Get a little taste of Hollywood and ‘real’ dinosaurs with ‘Jurassic World: The Exhibition’ at the Franklin Institute

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PHILADELPHIA >> While you won’t get into one of those cool bubble cars or actually be chased by a dinosaur, you can get about just as close as possible at the Franklin Institute.
With the world premier of “Jurassic World: The Exhibition,” the Franklin has brought a little bit of Hollywood to the museum.
“This exhibition is an immersive and educational experience like none other — combining the enduring fascination with dinosaurs with an intriguing layer of real-world science,” said Larry Dubinski, the President and CEO of The Franklin Institute. “It is our hope that this exhibition will ignite true passion for discovery and a curiosity in our visitors to never stop digging, exploring and learning.”
Unlike other exhibitions the Franklin Institute, “Jurassic World,” making its North American debut, is a total experience.
Visitors start by jumping on a virtual ship (including windows showing a rocking sea) and take a ride to Isla Nubar, the site of some fun and some tragedy in the Jurassic Park films.
What emerges after the ship “docks,” is the iconic “Jurassic World’ gate in the middle of the jungle. Suddenly, you aren’t in a Philadelphia museum any more.

Jurassic World: The Exhibition is open daily from 9:30 a.m.-8 p.m. Evening admission is $14.95 for children (ages 3-11) and $19.95 for adults (5-8 p.m.). Daytime admission is $29.95 for children (ages 3-11) and $34.95 for adults (9:30 a.m.-5 p.m.), which includes general museum admission.
Jurassic World: The Exhibition runs until April 23, 2017.
Individual and group tickets are available for purchase at www.fi.edu.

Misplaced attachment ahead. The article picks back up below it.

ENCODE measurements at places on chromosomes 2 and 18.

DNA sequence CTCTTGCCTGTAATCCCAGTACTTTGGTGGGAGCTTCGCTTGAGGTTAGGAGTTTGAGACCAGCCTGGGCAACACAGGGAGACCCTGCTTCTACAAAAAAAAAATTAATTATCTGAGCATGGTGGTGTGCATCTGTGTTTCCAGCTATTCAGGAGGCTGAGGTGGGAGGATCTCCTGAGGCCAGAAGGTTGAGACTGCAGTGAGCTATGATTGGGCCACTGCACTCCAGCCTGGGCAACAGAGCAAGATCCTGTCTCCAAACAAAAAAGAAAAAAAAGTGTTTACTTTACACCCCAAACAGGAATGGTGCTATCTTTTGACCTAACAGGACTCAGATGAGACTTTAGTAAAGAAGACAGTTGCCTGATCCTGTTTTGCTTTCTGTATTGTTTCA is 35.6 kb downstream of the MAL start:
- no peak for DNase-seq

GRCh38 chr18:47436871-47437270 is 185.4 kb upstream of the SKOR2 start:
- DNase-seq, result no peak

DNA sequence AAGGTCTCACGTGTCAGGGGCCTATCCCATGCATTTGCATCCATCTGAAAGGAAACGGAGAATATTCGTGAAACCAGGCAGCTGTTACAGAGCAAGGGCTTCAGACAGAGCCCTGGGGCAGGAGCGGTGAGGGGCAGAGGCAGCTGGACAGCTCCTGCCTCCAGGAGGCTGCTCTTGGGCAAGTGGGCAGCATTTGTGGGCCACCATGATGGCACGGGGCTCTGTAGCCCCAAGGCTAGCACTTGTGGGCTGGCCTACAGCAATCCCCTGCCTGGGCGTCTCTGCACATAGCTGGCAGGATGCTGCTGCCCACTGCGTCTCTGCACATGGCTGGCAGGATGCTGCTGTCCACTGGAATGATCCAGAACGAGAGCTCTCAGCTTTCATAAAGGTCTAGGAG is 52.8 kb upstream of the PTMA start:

“Jurassic World: The Exhibition opened here to record-breaking crowds,” Dubinski said. “Making it the most attended opening weekend in the institute’s history for a traveling exhibition.”
The original “Jurassic Park” movie (based on the Michael Crichton book) opened all the way back in 1993 and has spurred three sequels, with more to come.
“These are great, entertaining movies about a science that is almost real,” said Jack Horner, the famed paleontologist. “We can’t do what they do in the movie, but it’s almost plausible.”
Horner should know, after all he is credited with most of the science behind the “Jurassic World” stories. Horner offered the first clear evidence that dinosaurs cared for their young, one of the key reasons behind the drama in all four movies.
“I think they are great,” said Horner. “The movies are a lot of fun.”
All of which has been transferred to the Franklin Institute by Imagine Exhibitions, the company behind the look and feel of the exhibition. Imagine has also been behind former Franklin Institute shows like Gehghis Kahn and Titanic: The Exhibition.
“This is the closest our visitors will ever come to living, breathing dinosaurs,” Dubinski said.
It doesn’t take long, either.
After stopping to take photos at the gates, there is a giant (life size if we are to believe the science), Brachiosaurus swinging its head directly above.
Moving through the dinosaur zoo, comes right up next to a Pachyrhinosaurus and its offspring. A warning, though, don’t feed the dinos people food.
“The exhibition masterfully transforms the iconic, breathtaking dinosaurs from Jurassic World,” said Dubinski. “It features the closest simulation of dinosaurs ever created.”
After spending some time in the lab filled with mosquitos encased in amber and some baby dinosaurs, it’s time for the big shows to begin.
First, there’s an up-close-and-personal visit to a Velociraptor cage (complete with a hologram of Chris Pine). What starts out as a calm visit, quickly devolves as the Raptor gets closer to the bars, roaring at visitors.
“Well that was a little too close for comfort,” said the exhibition’s audio guide.
Of course, it wouldn’t be a visit to “Jurassic World” without a little bit of drama. While waiting for the doors to the Tyrannosaurus Rex area to open, there is an alert of an escaped asset.
Which, if you’ve seen the movie, is the newly-created Indominus Rex.
“After we made the first three movies, I wrote a book called ‘Making a dinosaur,’” Horner said. “It was supposed to be made into a movie, then it was put on hold. So, I had this book out there for years that didn’t make any sense until we made Jurassic World.”
The T-Rex, of course, adds to the drama by knocking over a jeep and roaring its way through a thunderstorm.
It wouldn’t be The Franklin Institute without some learning mixed in. There are stations where you can create your own dinosaur, see Dino DNA and compare skins of different reptiles.

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